mindmarrow

July 20, 2016 Repository 193: On Truth, Beauty and Listening Posted In: art practice, community, contemporary art, culture, perspective

I’ve been remiss in posting anything, though not for wanting to. Mostly because I am frozen in a vortex of loud conversations, horrific events and understanding where my responsibilities lie. I visited the Museum of Fine Arts in Boston the day after the Dallas shootings. I started in the ancient art galleries and moved all the way up to present galleries. It took a while, though I looked hard. I looked hard for other artists or visuals that may have been made to inspire change or a different way of perceiving. Naively I might add, as I have a pretty good handle on ancient arts, including ancient Chinese art, and I know full well that art over the centuries is a reflection of consensus and power especially in a museum context.  That said the hopeful light was in the contemporary galleries where you find artists whose practices are built around placing the viewer in a new zone of knowledge, understanding and perspective shifting. These were comforting works, providing new ways of looking.

Theaster Gates, "Sweet Land of Liberty", 2013, courtesy the artist and the MFA Boston. From the wall label: "Gates assembles these rhythmic stripes in red, white , blue and brown to strike a chord. He sewed them after learning to upholster rough materials from his own father, whose generation actively struggled for Civil Rights in the 1960s. In May 1963, Alabama authorities infamously used high-pressure hoses and attack dogs to disperse peaceful black demonstrators."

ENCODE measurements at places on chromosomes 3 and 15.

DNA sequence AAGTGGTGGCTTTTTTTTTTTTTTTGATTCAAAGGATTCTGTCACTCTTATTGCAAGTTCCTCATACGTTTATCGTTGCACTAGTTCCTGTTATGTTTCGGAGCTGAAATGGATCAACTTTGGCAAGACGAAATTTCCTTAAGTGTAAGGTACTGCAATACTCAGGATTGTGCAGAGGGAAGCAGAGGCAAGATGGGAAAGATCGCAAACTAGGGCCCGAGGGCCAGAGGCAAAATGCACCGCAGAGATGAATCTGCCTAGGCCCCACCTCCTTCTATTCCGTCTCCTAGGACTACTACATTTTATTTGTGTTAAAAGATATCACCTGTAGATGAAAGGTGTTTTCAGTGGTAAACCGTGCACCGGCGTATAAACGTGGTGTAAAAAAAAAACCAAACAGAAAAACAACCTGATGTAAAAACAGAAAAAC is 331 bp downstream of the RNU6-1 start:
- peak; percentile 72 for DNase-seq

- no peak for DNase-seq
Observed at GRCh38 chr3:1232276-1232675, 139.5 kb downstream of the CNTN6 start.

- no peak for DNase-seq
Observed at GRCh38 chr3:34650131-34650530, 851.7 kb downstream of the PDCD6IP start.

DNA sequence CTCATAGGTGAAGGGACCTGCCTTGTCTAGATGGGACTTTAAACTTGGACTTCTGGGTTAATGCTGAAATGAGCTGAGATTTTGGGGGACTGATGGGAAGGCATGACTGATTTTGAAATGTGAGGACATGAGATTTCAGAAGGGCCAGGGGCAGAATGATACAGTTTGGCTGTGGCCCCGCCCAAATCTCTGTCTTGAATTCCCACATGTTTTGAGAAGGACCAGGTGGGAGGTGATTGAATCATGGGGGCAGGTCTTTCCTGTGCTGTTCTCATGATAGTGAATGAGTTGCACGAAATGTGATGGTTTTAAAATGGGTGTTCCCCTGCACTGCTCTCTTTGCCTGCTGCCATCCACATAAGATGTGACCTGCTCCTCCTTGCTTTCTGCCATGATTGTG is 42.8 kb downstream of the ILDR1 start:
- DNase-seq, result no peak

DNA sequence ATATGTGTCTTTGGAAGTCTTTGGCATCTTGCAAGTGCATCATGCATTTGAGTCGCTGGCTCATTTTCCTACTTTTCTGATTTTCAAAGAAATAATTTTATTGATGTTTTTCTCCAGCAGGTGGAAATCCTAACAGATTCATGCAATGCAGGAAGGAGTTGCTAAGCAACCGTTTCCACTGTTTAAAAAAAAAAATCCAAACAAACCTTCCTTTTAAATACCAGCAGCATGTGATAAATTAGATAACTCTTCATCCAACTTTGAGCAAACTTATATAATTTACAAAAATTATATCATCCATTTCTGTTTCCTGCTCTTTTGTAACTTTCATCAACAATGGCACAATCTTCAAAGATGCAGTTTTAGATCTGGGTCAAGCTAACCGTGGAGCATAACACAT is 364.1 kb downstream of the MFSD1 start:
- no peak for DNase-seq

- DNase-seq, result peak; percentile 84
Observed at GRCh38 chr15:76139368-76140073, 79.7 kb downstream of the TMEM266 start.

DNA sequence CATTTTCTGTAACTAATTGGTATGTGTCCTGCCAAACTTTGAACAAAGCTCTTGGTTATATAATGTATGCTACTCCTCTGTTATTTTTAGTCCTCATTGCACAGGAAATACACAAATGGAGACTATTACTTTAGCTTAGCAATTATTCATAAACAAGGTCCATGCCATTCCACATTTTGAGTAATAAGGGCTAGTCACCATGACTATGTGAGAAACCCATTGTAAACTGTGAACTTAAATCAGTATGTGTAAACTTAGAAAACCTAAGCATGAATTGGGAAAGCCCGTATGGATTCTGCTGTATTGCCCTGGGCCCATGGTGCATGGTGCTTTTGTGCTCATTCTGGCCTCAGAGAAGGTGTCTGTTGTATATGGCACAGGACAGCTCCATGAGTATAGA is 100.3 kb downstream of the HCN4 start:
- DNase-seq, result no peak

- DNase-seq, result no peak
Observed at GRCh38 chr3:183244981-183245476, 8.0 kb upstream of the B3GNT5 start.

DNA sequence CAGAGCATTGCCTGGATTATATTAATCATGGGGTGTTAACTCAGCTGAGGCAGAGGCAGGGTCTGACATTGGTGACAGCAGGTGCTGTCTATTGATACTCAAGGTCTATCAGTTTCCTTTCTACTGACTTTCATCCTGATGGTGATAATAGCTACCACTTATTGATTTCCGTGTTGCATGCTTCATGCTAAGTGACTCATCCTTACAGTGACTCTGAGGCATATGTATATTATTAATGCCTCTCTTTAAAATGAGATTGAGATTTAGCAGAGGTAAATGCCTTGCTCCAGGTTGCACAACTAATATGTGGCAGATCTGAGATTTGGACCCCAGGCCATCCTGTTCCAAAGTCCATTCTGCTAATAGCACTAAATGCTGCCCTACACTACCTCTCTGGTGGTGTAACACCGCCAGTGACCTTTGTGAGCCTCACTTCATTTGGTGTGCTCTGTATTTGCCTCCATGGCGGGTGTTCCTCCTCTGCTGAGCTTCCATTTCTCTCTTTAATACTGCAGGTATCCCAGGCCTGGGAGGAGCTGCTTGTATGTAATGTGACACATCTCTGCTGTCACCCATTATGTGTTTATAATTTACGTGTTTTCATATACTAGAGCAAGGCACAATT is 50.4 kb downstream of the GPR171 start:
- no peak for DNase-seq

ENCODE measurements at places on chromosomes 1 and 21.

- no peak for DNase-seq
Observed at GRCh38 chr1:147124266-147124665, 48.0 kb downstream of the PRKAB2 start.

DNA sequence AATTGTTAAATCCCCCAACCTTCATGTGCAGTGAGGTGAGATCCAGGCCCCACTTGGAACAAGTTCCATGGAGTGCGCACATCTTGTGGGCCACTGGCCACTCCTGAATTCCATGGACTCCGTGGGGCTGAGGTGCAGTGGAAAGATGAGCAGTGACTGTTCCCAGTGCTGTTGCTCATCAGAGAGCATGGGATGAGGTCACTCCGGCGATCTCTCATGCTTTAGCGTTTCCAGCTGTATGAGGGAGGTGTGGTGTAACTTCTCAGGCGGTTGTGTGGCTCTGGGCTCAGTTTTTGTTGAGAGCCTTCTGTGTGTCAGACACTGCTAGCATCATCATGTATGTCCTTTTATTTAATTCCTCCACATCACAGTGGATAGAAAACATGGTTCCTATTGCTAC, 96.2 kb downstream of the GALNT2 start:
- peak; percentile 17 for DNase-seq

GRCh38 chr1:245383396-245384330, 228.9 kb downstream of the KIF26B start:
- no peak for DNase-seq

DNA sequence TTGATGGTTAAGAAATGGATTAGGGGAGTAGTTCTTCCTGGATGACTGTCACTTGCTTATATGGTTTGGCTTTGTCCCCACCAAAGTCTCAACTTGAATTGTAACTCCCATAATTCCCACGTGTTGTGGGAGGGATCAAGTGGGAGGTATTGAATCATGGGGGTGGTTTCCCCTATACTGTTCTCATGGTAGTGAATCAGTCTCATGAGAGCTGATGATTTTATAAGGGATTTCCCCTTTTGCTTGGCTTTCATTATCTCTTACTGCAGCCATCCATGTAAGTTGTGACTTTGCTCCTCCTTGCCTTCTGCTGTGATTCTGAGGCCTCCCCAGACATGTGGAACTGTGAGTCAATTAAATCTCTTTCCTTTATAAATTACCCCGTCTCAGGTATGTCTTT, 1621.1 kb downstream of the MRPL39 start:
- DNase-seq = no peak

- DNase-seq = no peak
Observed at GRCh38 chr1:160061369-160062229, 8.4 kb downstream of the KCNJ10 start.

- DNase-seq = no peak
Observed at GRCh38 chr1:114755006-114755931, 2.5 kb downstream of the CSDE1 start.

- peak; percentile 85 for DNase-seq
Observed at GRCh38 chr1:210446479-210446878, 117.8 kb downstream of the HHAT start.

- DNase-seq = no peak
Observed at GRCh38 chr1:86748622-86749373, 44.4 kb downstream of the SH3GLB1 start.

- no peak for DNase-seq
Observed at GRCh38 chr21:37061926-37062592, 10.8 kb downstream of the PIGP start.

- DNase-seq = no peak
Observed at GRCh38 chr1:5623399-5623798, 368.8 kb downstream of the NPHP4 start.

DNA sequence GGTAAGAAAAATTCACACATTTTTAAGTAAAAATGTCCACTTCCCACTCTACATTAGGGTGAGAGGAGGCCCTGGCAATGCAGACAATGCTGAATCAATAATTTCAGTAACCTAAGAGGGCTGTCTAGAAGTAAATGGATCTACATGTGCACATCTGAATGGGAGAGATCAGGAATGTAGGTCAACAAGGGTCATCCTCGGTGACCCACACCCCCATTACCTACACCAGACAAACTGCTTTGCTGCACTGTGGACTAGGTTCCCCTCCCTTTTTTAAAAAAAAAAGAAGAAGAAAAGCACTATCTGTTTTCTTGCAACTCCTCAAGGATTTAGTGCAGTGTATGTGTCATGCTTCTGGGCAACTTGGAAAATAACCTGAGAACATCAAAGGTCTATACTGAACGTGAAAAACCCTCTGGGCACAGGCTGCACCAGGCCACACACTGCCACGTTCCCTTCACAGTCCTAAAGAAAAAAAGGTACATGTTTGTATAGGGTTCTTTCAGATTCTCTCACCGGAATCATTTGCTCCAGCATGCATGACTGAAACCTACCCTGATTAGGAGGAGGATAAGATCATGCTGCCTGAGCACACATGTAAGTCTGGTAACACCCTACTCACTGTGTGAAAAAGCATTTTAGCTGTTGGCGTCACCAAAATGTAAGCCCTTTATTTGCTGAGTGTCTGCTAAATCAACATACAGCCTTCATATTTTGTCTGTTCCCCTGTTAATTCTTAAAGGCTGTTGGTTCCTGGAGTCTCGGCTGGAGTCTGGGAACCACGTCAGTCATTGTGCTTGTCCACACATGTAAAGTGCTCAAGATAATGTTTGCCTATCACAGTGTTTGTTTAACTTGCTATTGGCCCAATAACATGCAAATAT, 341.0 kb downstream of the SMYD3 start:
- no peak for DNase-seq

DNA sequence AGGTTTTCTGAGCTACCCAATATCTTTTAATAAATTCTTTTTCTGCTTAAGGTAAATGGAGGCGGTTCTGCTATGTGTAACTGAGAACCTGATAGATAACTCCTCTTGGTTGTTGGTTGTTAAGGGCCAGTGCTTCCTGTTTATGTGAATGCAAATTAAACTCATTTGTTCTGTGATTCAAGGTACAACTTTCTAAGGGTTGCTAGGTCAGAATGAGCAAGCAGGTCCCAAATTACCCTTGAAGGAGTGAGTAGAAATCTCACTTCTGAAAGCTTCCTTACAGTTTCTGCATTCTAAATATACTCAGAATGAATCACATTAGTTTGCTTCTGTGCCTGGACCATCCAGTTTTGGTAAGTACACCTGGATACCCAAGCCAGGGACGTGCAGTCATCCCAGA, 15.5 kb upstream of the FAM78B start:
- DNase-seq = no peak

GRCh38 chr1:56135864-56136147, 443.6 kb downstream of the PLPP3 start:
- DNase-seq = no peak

Theaster Gates, “Sweet Land of Liberty”, 2013, decommissioned firehoses, courtesy the artist and the MFA Boston. From the wall label: “Gates assembles these rhythmic stripes in red, white , blue and brown to strike a chord. He sewed them after learning to upholster rough materials from his own father, whose generation actively struggled for Civil Rights in the 1960s. In May 1963, Alabama authorities infamously used high-pressure hoses and attack dogs to disperse peaceful black demonstrators.”

While it’s easy to have nostalgia for craftsmanship of the past, the slower pace and the precision, I am so thankful to be living now when artists command viewers to take a different perspective, to reconsider the power structures instead of inspiring fear as much of the ancient arts do. The events of the last few months have raised such a level of fear and questions of who’s in power, I can only hope that it will inspire artists to make meaningful work, to lead with love and not fear and to share something beautiful and of consequence. The beautiful sits right next to the tragedy and needs to be held in the highest regard. What you put your attention on grows stronger.